Even peace may be purchased at too high a price.
The issue was whether a jail’s blanket policy of strip searches for all suspects arrested is constitutional. Justices Kennedy, Scalia, Roberts, Alito, and Thomas must believe that public safety always trumps personal privacy. Justice Breyer filed a dissenting opinion, joined by Ginsburg, Sotomayor, and Kagan, that strip searches improperly “subject those arrested for minor offenses to serious invasions of their personal privacy.”
First, I am not anti-cop. Most law enforcement personnel are decent men and women whose goal is to make it to end of their shift alive. Too many of them don’t. In arrests involving drugs, weapons, or someone who is suspected of major crimes, strip searches on incarceration make sense. My problem is that the majority opinion in this case removes an important protection against unreasonable searches from those of us who habitually uphold the law.
Nor am I anti-nudity. I write highly sensual romances. My characters get naked. The point is, they get naked when they want to, unless they are being threatened by the bad guy. Rape in main-stream romance went out years ago, because like in real life, a good romance heroine knows when she’s being abused.
The choice to remove clothes is highly personal. When that choice is taken away and one is forced to strip, it is humiliating and degrading. In fact, before your collective brain fart on Monday, forcing someone to take their clothes off was considered a form of sexual harassment. Now, it it’s what? Our tax dollars at work?
I am decidedly anti-people-touching-or-looking-at-me-without-my-permission. I’ve been this way ever since my 8th grade science teacher pinched my ass in front of the entire class. Everyone else thought this was hysterically funny, but my first impulse (regrettably, one I didn’t give in to) was to break the jerk’s pointer across his face. Let’s just say I’m still mad.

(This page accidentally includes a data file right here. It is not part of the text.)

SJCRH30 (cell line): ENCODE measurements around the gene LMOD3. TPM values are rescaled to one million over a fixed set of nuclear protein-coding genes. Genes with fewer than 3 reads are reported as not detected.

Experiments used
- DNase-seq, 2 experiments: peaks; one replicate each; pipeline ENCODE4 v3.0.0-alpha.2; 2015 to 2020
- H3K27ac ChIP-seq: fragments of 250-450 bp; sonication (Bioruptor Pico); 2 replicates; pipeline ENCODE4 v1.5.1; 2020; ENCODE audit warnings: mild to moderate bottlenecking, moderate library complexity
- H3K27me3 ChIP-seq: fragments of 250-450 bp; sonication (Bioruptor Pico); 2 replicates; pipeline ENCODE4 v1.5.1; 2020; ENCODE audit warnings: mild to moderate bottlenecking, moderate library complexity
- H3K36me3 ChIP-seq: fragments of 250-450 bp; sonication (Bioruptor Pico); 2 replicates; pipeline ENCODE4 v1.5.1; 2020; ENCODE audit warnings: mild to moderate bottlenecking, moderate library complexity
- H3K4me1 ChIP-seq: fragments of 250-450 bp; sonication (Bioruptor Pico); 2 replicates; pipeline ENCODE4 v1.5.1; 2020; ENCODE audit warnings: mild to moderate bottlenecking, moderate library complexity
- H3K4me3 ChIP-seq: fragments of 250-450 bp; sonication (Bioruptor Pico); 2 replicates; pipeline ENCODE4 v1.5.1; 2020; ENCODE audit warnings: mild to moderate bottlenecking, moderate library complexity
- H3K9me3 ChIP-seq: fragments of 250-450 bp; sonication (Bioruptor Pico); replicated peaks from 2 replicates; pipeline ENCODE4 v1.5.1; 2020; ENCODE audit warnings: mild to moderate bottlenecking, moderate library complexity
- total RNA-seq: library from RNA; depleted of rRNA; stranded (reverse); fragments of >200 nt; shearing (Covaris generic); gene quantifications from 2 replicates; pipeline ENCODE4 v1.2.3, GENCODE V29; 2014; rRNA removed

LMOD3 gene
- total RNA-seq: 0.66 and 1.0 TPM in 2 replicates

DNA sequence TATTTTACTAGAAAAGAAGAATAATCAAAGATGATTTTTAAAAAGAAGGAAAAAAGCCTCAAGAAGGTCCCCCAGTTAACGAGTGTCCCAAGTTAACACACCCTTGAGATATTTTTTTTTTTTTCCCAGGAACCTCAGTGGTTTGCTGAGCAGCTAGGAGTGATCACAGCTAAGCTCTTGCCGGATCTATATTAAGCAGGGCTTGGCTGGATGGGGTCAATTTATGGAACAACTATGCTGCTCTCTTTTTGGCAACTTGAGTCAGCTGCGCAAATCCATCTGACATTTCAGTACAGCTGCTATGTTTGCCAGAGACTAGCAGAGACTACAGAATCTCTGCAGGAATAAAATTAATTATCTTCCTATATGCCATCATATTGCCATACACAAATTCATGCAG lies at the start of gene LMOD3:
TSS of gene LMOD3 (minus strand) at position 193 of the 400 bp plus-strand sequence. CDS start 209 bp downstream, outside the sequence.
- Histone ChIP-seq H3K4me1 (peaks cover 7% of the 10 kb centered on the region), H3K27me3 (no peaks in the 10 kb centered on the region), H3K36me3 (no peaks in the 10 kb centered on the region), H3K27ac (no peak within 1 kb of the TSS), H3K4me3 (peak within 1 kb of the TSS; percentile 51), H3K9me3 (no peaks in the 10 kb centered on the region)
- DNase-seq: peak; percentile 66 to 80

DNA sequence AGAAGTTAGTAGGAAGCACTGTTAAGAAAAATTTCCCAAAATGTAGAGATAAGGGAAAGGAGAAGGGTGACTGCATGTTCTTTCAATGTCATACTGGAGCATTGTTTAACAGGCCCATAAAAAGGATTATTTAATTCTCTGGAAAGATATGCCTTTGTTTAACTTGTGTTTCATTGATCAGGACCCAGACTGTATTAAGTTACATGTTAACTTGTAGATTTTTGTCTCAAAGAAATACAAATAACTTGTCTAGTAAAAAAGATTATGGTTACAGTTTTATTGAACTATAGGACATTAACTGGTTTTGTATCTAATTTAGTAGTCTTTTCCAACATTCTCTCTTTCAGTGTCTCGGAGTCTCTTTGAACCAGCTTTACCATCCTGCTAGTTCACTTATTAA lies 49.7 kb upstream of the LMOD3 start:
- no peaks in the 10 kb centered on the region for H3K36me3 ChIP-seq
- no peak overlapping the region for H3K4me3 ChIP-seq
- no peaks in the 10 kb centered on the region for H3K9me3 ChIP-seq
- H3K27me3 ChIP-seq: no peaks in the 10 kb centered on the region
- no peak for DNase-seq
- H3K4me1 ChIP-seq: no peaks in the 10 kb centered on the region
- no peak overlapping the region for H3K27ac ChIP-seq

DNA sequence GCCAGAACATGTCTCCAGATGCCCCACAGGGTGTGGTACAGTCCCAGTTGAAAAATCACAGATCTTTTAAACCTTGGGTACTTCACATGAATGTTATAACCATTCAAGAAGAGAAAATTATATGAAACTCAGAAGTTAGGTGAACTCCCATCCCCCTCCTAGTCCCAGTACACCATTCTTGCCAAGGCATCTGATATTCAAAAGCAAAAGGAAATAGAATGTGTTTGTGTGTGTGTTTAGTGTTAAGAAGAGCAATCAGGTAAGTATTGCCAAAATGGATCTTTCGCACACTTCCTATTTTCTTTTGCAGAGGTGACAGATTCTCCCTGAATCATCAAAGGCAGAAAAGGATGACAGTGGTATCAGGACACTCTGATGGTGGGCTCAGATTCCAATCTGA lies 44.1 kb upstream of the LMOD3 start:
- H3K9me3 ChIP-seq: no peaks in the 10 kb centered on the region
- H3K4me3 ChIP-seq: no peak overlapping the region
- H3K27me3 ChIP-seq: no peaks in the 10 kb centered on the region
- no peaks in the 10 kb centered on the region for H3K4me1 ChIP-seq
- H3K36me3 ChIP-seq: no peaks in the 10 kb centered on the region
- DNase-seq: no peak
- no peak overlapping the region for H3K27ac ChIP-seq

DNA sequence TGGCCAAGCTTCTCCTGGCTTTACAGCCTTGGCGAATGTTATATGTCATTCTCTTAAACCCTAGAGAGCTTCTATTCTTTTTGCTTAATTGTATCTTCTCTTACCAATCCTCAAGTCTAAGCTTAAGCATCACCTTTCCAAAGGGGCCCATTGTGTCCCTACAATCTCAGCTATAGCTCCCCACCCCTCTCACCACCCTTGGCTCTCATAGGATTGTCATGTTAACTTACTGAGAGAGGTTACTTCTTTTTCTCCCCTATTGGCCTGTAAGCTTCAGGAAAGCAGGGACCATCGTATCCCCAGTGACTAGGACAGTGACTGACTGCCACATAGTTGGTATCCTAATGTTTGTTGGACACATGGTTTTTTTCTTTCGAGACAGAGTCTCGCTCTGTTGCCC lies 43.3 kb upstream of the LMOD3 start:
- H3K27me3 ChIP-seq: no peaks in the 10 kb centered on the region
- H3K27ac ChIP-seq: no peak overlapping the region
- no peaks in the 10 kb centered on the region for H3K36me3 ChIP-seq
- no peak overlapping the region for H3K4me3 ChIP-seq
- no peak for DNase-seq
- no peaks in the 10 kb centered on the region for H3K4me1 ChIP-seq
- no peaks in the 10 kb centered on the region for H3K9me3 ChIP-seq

The TSA’s policy of public gropage in the name of security is bad enough. It seriously squicks me out six ways from Sunday. I am going to have to fly somewhere eventually, but I dread strangers touching zones that should be reserved for my husband in the privacy of our home. I’d rather go through the pornoscanner. Or even strip down to my skivvies in line if it will keep people I don’t know from handling body parts about which I am highly territorial.
It’s not that I’d feel any less humiliated, it’s simply a matter of which revolting experience gave me more control in the long run. Being forced to strip by someone carrying a weapon, even another female, makes my blood run cold. In the ‘someone is going to pay for this’ way. And that would be unfair to both parties in this scenario. I shouldn’t be forced to remove my clothes for something as trivial as a bench warrant or unpaid fine, and she shouldn’t have to force me to do so.
What’s next? Are we going to change the national anthem from ‘The Star-Spangled Banner’ to ‘Bow chika bow bow’? Come on, Kennedy & Co. You are all judicial scholars and you can do better. The decision you handed down Monday is wrong, just as Dred Scott v. Sandford and Plessy v. Ferguson were wrong. Man up and fix it.
They who can give up essential liberty to obtain a little temporary safety deserve neither liberty nor safety.